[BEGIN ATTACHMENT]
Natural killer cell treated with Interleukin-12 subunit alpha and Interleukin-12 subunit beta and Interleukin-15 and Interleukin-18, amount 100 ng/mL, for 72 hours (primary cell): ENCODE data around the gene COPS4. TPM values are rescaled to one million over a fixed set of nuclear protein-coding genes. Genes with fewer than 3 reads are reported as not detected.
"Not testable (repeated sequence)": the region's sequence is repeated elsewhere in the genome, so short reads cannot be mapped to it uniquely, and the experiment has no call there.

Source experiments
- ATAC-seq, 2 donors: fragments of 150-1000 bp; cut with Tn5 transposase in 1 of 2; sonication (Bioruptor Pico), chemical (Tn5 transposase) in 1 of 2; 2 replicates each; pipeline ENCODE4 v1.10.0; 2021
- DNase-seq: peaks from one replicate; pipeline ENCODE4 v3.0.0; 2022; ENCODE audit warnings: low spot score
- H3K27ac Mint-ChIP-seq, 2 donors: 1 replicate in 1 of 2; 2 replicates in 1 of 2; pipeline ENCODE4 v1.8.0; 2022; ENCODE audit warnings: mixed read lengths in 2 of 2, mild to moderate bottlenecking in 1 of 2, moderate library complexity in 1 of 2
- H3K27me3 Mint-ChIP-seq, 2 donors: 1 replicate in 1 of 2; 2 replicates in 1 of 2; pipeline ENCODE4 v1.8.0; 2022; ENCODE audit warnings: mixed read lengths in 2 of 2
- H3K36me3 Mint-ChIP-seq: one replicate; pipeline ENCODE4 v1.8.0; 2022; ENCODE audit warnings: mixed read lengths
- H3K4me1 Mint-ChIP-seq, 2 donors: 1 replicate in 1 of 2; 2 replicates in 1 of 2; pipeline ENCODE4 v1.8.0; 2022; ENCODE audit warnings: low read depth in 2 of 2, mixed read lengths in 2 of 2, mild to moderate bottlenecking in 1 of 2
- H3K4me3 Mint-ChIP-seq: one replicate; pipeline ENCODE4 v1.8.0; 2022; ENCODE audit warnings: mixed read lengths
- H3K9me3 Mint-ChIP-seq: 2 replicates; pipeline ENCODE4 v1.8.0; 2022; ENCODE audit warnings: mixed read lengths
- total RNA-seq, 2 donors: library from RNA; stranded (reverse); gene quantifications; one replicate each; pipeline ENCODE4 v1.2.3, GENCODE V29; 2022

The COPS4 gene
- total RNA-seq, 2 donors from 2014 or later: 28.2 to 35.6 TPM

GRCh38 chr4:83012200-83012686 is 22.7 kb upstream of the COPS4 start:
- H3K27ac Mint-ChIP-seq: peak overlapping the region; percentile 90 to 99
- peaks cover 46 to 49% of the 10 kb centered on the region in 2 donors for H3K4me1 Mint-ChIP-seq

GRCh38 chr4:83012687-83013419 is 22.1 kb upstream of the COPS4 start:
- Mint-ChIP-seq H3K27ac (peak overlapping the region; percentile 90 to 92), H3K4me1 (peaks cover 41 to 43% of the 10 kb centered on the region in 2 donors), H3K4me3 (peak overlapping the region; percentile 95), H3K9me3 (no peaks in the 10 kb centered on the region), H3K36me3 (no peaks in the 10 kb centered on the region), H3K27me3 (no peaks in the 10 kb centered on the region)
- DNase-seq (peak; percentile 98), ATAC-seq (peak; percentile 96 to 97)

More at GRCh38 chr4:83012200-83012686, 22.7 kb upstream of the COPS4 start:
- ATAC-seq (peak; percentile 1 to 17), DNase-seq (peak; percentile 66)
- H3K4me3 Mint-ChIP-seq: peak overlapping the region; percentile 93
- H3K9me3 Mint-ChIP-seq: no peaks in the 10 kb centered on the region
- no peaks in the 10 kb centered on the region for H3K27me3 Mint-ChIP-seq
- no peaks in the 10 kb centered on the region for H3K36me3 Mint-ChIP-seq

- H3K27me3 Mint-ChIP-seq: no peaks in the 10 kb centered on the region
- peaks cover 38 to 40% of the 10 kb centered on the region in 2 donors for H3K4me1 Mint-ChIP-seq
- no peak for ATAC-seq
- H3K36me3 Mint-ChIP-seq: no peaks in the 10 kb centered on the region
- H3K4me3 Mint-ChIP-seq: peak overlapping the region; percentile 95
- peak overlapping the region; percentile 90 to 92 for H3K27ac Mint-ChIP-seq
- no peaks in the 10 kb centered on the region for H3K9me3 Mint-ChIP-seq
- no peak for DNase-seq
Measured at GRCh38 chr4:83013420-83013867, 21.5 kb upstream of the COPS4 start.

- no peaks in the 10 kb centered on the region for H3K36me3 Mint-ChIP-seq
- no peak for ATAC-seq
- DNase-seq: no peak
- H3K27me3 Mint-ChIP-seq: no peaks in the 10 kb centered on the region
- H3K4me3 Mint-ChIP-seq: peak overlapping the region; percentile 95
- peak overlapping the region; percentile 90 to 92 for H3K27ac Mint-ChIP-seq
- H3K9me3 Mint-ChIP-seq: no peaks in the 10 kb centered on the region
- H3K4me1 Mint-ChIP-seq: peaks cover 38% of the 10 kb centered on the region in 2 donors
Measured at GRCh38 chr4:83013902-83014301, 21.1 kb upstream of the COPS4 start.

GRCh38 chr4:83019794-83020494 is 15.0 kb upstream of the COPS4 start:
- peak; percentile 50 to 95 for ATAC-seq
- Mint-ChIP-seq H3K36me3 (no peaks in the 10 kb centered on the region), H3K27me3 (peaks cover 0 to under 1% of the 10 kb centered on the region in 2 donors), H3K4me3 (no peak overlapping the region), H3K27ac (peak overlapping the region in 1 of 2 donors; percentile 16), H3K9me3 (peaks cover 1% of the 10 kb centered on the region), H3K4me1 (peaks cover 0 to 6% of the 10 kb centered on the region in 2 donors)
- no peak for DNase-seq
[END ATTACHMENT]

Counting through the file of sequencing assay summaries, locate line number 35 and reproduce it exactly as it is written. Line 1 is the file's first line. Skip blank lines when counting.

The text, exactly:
Measured at GRCh38 chr4:83013420-83013867, 21.5 kb upstream of the COPS4 start.